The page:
It’s not going to go away. It’s easy to like open data in opposition, says Maude. You can shine a light at others’ decisions. However, he pledged there were two key advocates – him and the Prime Minister.

The aim is to move influence away from the traditional centres – “information is power. This is a power shift,” says Maude, “to move the decision making away from Westminister.

Expect better decision making on spending – “Once you know you are being scrutinised you’ll be more careful. MP knows this all to well,” Maude says.

It’s FOI turbo charged – It would have taken journalists years of submitting FOI requests to build up the picture revealed in the £25k data sets, the Guardian say.

HOW DOES THIS AFFECT THE PRIVATE SECTOR?

Contracts should allow for open data to be released – The presumption for contracts is transparency, says Maude.

It’ll create wealth – Open government data will create a £6 billion industry, says the Minister.

A website to point the spotlight on the private sector too – Chris Taggart has built opencorporates to shine the light at which big companies are doing well from public sector contracts.

HOW WILL ALL THIS BENEFIT GOVERNMENT – CENTRAL AND LOCAL?

Waste detection – By spotting where the waste is money will be spent better, Francis Maude says.

Procurement needs to get its act together – know what is in the contract before you sign a deal since the detail what it will purchase will be closely monitored, the Minister says.

WHAT IS NEXT?

Historical data will be released – There will be open data from previous administrations. This will help to compare and contrast with the current era.

More public agencies will follow – There are 100,000 public bodies. There’s no timescale for these just yet.

There will be a right to data – David Cameron has pledged that people will ask and receive data for a personal and business use. This is massive for local democracy.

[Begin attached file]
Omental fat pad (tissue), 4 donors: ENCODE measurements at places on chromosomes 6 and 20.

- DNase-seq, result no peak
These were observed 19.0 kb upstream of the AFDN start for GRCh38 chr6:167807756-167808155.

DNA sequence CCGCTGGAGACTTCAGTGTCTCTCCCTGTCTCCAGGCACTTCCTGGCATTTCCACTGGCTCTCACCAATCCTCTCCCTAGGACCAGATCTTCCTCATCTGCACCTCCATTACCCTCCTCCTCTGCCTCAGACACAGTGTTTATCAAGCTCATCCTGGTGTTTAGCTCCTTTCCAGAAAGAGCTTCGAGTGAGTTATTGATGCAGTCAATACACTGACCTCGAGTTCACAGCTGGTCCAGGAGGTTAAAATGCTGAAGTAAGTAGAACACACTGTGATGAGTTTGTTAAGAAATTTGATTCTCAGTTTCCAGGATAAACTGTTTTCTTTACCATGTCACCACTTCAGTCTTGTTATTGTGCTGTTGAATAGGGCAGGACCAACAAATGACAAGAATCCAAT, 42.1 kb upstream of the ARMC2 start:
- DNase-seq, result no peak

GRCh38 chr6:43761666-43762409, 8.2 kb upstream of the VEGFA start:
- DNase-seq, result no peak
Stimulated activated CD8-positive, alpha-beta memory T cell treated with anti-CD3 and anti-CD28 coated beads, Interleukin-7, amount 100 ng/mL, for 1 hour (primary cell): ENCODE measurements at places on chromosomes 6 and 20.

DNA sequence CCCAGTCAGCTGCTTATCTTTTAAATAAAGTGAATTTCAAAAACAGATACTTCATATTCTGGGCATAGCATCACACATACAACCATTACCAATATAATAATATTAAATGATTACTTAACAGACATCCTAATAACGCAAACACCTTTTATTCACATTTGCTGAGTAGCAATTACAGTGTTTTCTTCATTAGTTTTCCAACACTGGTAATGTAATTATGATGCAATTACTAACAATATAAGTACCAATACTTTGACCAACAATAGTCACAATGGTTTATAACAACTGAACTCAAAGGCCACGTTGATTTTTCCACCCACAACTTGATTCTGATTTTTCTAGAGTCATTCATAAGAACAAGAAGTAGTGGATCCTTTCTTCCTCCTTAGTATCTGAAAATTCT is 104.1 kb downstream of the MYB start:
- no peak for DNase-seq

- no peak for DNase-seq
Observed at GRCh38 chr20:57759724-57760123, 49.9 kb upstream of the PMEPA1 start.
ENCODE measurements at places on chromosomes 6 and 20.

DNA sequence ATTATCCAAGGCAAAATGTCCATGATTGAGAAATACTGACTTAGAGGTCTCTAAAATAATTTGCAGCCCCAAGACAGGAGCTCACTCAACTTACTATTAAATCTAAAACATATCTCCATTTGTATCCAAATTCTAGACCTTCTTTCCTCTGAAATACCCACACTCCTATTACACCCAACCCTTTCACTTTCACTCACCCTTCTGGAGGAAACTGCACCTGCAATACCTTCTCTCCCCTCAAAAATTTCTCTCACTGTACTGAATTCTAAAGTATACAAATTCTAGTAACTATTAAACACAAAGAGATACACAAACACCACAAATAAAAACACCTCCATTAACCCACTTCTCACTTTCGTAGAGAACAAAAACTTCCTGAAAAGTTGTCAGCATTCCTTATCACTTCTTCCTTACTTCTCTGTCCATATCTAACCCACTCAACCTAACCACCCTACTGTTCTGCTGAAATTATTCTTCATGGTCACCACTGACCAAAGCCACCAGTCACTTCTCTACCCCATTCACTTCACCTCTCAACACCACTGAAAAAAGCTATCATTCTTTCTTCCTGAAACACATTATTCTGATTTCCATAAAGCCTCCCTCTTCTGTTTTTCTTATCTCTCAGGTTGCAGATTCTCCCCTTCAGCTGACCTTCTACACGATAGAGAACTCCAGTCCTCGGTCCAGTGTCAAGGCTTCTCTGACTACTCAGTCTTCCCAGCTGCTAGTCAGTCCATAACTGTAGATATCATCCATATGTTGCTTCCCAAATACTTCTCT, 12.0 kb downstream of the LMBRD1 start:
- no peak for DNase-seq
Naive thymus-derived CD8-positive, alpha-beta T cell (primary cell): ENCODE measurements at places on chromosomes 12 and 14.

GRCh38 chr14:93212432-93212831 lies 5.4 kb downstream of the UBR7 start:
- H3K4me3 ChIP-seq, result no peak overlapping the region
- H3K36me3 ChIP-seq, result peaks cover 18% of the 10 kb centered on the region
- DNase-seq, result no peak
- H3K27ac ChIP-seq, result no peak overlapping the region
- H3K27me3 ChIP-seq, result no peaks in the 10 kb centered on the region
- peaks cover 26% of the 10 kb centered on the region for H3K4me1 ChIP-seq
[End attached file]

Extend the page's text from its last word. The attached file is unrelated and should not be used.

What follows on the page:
Open data will move from spending into crime – Expect interactive crime maps in the New Year, Maude says.

SO, WHO WILL BE LOOKING THROUGH THIS DATA?

Journalists – the media needs to be data savvy. Data journalism will become more and more important, says Tim Berners-Lee.

“Chatting people up in pubs was one part of your job,” he told journalists in the room. “Poring over data and equiping yourself with the tools to look for the juicy bits will be important.

“Data journalism will be part of the future.”

Right now, local newspapers haven’t grasped what data journalism is. Don’t hold your breath just yet either.

Traditional news is emergency services calls, court and council agendas. It’s not data mining with csv files.

What may put it on the agenda are national stories re-written with a local.

Hyperlocal bloggers – many bloggers have geek tendancies that will happily work with online tools. Stories from all this will be broken by an 18-year-old rather than a laptop. That’s quite exciting. Tools such as timetric.com where graphs can be built using data and embedded in blogs can help with this.

Geeks – an inexhaustable army of geeks will pore over the data – “what happens when the flashflood of geeks go away?” mused Tim Berners-Lee. “It’s perennial.”

Industry – Data company Spikes Cavell have released spotlightonspend.org to interpret local government data. This hasn’t been without criticism from the opendata community who argue against councils dealing solely with the company and not releasing open data too.

Social entrepreneurs – Chris Taggart has built openlylocal.com as a platform for local government data and has been a pioneer in the field.

Real people – Fascinatingly, The Guardian had a team of four working for four days on the data before it was published. They didn’t think they could glean everything themselves. What they did do was make it possible for the public to use the tools to search for stories. This is the wisdom of the crowd as an extra pair of hands in the newsroom. You can download their app here.

BUT IT’S NOT ALL GOOD NEWS….

There’s no funding for people to cross check the data - As one questioner pointed out the tools that held government to account – journalists – have historically been cross subsidised by other sources such as small ads.

There’s no funding for these resources. There’s a question mark against the sustainability and effectiveness of tools.

Creative commons credits:

Tim Berners-Lee: Paul Clarke via wikipedia. http://en.wikipedia.org/wiki/Tim_Berners-Lee

Hand: http://www.flickr.com/photos/davedugdale/5099605109/sizes/l/in/photostream/

Parliament: http://www.flickr.com/photos/olastuen/3784184031/sizes/o/in/photostream/